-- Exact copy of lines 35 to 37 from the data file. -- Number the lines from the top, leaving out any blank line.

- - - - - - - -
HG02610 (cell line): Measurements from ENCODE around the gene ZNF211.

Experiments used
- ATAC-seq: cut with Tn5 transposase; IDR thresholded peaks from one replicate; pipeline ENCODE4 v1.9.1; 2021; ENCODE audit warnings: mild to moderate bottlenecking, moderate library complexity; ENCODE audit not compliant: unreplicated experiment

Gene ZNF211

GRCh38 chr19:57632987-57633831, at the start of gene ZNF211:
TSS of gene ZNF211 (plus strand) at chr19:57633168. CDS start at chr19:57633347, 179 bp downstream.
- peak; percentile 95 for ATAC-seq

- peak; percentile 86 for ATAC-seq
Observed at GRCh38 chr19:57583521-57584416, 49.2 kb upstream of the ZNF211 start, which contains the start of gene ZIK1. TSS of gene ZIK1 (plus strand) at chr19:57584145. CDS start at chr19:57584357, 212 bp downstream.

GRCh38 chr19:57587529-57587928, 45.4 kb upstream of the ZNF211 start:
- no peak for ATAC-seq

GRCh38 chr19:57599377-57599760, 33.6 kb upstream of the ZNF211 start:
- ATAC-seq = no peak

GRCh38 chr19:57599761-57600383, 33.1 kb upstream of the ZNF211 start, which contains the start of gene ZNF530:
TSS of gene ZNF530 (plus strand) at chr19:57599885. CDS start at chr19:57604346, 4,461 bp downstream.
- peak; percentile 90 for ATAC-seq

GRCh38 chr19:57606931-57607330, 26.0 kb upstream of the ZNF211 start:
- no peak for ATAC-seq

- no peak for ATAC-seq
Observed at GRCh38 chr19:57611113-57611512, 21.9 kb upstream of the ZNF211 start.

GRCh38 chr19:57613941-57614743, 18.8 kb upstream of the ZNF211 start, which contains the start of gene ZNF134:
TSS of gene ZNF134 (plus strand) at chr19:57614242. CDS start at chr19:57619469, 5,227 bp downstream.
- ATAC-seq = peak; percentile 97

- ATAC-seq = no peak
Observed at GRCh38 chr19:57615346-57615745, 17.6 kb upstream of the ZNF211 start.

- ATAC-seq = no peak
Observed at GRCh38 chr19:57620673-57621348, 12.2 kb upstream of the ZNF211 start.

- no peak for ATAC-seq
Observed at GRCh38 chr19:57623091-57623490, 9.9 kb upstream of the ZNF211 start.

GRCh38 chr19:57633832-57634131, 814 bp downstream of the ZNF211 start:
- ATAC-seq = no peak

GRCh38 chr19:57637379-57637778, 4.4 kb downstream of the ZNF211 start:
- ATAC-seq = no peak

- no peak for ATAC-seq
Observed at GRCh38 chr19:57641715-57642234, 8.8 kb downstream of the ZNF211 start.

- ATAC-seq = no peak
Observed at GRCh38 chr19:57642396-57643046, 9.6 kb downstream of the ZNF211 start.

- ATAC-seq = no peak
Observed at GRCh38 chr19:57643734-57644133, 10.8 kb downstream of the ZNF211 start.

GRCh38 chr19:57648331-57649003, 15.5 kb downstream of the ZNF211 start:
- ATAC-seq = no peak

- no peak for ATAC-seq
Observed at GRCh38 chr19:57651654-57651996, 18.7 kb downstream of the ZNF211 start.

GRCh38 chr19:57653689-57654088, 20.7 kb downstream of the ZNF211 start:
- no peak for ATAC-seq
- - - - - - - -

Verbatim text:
Observed at GRCh38 chr19:57641715-57642234, 8.8 kb downstream of the ZNF211 start.

- ATAC-seq = no peak
Observed at GRCh38 chr19:57642396-57643046, 9.6 kb downstream of the ZNF211 start.